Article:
The obvious protagonist of today’s concert is the piano quartet, giving rise to a programme which is particularly interesting, since the presence of this formation in chamber music cycles is not nearly so frequent as the much more popular string quartet. Nevertheless, there is a repertoire for the piano quartet deserving of consideration, and the present concert begins and ends with two paradigmatic examples: the Piano Quartet No 1 by George Enescu and, closing the concert, the Piano Quartet No 1 by Gabriel Fauré, who had been the teacher of composition of Enescu at the Paris Conservatoire. Although the temporal and geographical distance between Fauré and Enescu is quite considerable as far as the year and place of birth are concerned―Fauré was born in France in 1845 and Enescu, in Romania in 1888―their biographies intersect in Paris at the end of the 19th century. Here Fauré achieved an increasing degree of influence over the next generation of composers, who were finding their own paths in the French capital. His influence was due not only to the importance of his compositions, but also to his teaching and subsequent administrative roles, since, as director of the Paris Conservatoire, his commitment to new music was of crucial importance for the development of this new generation. Between these two works of great variety and substance, the Quantum Ensemble has commissioned Pablo Díaz to arrange for violin, clarinet, viola, cello and piano four hands, one of the most popular compositions of the French repertoire, namely, Paul Dukas’ The Sorcerer’s Apprentice.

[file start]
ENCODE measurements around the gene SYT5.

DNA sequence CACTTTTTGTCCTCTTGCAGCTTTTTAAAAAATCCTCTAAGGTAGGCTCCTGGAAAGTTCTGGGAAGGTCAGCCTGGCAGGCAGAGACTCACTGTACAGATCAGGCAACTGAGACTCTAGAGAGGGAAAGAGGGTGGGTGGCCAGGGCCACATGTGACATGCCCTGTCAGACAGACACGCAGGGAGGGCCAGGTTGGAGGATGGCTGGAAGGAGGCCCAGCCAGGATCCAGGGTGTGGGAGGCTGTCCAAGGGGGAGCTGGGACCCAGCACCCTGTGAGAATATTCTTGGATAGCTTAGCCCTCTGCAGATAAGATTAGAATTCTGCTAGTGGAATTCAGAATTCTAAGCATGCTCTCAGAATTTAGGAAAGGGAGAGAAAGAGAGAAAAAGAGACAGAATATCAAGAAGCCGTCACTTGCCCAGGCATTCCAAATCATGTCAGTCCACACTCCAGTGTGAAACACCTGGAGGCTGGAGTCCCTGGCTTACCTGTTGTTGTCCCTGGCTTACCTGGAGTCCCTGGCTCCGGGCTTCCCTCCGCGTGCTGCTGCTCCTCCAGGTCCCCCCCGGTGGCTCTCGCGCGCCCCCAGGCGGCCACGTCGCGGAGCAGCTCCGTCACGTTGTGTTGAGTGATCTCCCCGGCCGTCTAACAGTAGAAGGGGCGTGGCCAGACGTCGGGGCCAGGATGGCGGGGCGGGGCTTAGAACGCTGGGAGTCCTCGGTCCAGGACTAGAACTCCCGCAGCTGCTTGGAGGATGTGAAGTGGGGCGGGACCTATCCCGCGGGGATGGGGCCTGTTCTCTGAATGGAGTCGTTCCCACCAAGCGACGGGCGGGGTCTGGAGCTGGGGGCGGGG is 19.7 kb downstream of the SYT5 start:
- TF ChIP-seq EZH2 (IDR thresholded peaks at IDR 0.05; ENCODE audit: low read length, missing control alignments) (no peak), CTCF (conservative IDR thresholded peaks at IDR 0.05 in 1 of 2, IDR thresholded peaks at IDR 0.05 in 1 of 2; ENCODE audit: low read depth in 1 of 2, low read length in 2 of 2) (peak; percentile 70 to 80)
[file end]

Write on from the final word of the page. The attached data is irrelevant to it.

This concert presents three works of music which are seldom included in today’s programmes. Furthermore, these are pieces that show different kinds of affinities and contrasts among themselves and, in this way, create a tapestry of connections and dissimilarities that makes today’s concert very interesting. So, the temporal distance that separates Wolfgang Amadeus Mozart from Francis Poulenc and Bohuslav Martinů seems shortened by the adherence of these last two composers to the postulates of neoclassicism in a very important part of their compositions and the unavoidable influence which Mozart exercised over those following this trend. Moreover, whereas Mozart’s and Martinů’s works display the composers in their full maturity as they develop works of great depth and ambition, Poulenc’s piece is a composition of modest dimensions that was composed when the French composer was not yet twenty years old. Finally, the concert begins with a work by Mozart for a string trio, continues with Poulenc’s duo for two clarinets and ends with a composition by Martinů that requires both of the two previous formations, thus creating a very unusual ensemble. This will no doubt intrigue people, which is what the Quantum Ensemble usually endeavours to do: how will Martinů manage to conjoin the dual presence of the clarinet sound, so versatile and potentially powerful, with the three instruments traditionally associated with the string trio?